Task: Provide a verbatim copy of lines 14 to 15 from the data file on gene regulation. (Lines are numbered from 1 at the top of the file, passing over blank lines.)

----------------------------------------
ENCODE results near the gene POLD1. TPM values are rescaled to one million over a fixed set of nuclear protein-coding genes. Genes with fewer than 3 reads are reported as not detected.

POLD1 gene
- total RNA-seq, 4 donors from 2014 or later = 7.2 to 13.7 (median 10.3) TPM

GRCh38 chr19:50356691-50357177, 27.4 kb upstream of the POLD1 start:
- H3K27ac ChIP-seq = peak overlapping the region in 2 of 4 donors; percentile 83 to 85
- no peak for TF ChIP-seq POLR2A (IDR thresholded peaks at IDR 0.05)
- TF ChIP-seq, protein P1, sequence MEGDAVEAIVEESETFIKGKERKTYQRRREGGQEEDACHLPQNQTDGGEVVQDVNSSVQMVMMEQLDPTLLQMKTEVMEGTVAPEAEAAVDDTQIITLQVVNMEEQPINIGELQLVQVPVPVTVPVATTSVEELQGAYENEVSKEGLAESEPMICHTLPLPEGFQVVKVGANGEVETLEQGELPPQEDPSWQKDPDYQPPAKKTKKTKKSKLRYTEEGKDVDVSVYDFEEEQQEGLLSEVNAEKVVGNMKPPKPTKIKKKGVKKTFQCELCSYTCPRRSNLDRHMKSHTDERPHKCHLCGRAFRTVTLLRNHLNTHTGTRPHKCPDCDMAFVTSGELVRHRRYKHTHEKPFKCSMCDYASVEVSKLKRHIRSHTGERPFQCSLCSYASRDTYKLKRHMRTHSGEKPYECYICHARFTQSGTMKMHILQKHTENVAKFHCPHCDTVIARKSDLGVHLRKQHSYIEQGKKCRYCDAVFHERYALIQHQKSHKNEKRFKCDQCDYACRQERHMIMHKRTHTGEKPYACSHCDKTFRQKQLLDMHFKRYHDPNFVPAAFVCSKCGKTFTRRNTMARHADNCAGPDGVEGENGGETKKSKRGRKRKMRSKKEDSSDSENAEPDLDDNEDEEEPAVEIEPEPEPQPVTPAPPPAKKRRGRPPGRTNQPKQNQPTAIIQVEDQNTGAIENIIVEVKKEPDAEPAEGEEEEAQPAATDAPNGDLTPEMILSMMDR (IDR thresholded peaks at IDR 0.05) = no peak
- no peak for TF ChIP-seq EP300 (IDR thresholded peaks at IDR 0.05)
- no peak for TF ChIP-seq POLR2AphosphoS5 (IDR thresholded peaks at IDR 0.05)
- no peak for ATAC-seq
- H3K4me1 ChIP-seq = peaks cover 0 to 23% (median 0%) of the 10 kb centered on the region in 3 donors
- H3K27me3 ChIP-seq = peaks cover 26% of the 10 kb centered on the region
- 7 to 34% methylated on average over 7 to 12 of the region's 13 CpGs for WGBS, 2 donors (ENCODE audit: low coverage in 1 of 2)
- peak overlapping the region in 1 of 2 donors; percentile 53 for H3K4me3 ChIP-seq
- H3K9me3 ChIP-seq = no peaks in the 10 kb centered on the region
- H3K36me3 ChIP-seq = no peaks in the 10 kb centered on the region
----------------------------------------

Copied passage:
- peak overlapping the region in 1 of 2 donors; percentile 53 for H3K4me3 ChIP-seq
- H3K9me3 ChIP-seq = no peaks in the 10 kb centered on the region